Before superheroes dominated the thinking of big Hollywood studios entirely, The Incredibles felt like a blast of fresh air in 2004.
Revolving around the Parr family, hiding out in suburbia because superheroes have become illegal, the film illustrated the very real dangers that might exist if super-powered people existed in the real world, weighed against the good that might be accomplished by such people if they were allowed to legally act upon their own altruistic intentions.
Written and directed by Brad Bird, The Incredibles followed up the filmmaker’s previous animated triumph, The Iron Giant, with an approach that felt very much ‘of the moment,’ a self-aware adventure that was filled with action sequences as well as commentary on contemporary issues. Bird completed his trilogy of outstanding animated films with another dissection of power and its relative value in Ratatouille, disguising his disgust in a heartwarming food story.
Bird then turned to live-action projects, first helming Mission: Impossible – Ghost Protocol to enjoyable, popcorn-chewing delight, and then faltering a bit with Tomorrowland, which resounded in visual splendors yet stumbled with its often-confusing, perhaps overly ambitious narrative.
Now he has returned to the friendly world of big-budget animation with Incredibles 2, which is absorbing and compelling to watch on the big screen, even though it doesn’t supply as much fresh material as his earlier animated endeavors.
Perhaps that was Bird’s intention? The new film picks up soon after the conclusion of the original. Bob Parr, aka Mr. Incredible (voiced by Craig T. Nelson), his wife Helen Parr, aka Elastigirl (Holly Hunter), their teenage daughter Violet (Sarah Vowell), their young son Dashiell (Huck Milner) and baby Jack-Jack (Eli Fucile) are in the government’s witness protection program — or, rather, the ‘super protection program’ — and struggling to get by in life.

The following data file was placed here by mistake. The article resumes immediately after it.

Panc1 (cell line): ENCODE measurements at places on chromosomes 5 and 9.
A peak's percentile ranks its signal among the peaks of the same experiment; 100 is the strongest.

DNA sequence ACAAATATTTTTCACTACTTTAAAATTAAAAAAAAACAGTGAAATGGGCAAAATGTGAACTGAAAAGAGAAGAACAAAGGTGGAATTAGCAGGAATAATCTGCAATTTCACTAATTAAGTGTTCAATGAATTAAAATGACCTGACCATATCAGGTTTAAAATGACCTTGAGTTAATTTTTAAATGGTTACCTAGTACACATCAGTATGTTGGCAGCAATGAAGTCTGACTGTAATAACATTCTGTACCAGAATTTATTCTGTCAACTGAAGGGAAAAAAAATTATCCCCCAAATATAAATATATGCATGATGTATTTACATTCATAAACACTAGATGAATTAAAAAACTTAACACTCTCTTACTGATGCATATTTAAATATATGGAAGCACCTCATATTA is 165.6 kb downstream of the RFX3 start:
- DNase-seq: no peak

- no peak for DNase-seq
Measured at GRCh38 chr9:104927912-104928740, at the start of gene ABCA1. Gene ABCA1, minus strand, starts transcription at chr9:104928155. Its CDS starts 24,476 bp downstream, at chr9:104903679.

Everyone in the family is superpowered, except for baby Jack-Jack, and remains eager to use their abilities to help ordinary citizens, especially when they come under attack by criminals and other villainous elements. Such activity is still illegal, however. And, after the family leaps into action to try and stop one such villain, not altogether successfully, the government acts swiftly to shut down the program and stop providing financial assistance.
Soon enough, however, possible salvation arrives in the form of Winston Deavor (Bob Odenkirk) and his sister, Evelyn Deavor (Catherine Keener). Winston is the very public head of a large and very successful telecommunications company who is very much in favor of all superpowered people (or “supers”) returning to legality and he enlists Elastigirl in his public campaigning efforts. His sister Evelyn, meanwhile, likes to stay in the background while she develops innovative technology to further the cause.
As Elastigirl becomes a spokesperson for the “make supers legal” campaign, she is drawn away from her family, leaving Mr. Incredible to remain just Bob, a beleaguered ‘house husband’ who is quickly overwhelmed by domestic duties and raising their children on his own. Violet is a rebellious teen and Dashiell is a mischievous kid. Oh, and Jack-Jack starts to demonstrate that, while he cannot talk yet, he definitely has inherited a few powers of the “super” variety.
The pace is lively and the extended action sequences are well designed for maximum impact, each differentiated by the primary character(s) involved. Elastigirl’s early sequences, for example, are dark and shadowy, reminiscent of film noir in color as she prowls about the city in search of crimes to foil.
Incredibles 2 flies along with such visual grace, bolstered by witty dialogue and insightful character moments, that the absence of any great driving force behind the film as a whole is not felt until the third act. It’s wonderful that the focus has been shifted from the male to the female perspective on things (in general), yet beyond that, the film doesn’t have much else on its mind, or at least nothing that approaches the depths explored in Bird’s first three animated features.
In that sense, Incredibles 2 resembles Mission: Impossible – Ghost Protocol: a roaring good time that won’t necessarily stick in your head for any particular reason, beyond its considerable value as feel-good entertainment.
The film opens in theaters throughout Dallas and Fort Worth on Friday, June 15.